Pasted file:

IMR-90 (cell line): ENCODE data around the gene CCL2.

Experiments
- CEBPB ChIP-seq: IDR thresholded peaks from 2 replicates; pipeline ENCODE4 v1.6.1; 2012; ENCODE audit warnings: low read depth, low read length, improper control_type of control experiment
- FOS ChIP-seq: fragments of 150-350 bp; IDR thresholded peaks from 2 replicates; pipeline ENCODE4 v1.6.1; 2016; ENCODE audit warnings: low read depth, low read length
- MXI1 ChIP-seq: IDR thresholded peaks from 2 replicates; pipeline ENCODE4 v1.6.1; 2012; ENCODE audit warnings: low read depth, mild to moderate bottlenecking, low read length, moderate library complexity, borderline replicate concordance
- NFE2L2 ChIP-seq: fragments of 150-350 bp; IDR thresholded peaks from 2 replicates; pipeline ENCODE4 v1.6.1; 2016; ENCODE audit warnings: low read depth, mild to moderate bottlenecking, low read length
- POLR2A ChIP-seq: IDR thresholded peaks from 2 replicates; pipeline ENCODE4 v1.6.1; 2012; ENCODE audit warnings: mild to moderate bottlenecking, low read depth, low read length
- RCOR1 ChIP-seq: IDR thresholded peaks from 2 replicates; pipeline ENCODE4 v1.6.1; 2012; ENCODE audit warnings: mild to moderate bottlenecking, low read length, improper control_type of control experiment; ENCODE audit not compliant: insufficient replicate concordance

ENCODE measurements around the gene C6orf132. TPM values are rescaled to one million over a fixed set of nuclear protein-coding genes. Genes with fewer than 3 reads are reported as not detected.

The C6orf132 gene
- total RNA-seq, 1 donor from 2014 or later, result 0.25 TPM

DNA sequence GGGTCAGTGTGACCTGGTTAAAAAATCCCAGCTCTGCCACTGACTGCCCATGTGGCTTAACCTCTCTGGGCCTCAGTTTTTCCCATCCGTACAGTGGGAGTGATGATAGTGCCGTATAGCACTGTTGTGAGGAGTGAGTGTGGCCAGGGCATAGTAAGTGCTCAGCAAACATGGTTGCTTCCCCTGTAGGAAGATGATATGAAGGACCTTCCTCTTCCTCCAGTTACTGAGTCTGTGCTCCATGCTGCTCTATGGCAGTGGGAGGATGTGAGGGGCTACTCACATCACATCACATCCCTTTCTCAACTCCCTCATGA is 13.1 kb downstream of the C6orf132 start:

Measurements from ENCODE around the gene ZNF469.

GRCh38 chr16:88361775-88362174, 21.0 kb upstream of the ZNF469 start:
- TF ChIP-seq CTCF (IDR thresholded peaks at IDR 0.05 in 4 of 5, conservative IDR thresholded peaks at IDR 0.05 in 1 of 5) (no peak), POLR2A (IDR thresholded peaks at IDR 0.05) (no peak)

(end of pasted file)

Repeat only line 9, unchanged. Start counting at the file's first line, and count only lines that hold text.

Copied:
ENCODE measurements around the gene C6orf132. TPM values are rescaled to one million over a fixed set of nuclear protein-coding genes. Genes with fewer than 3 reads are reported as not detected.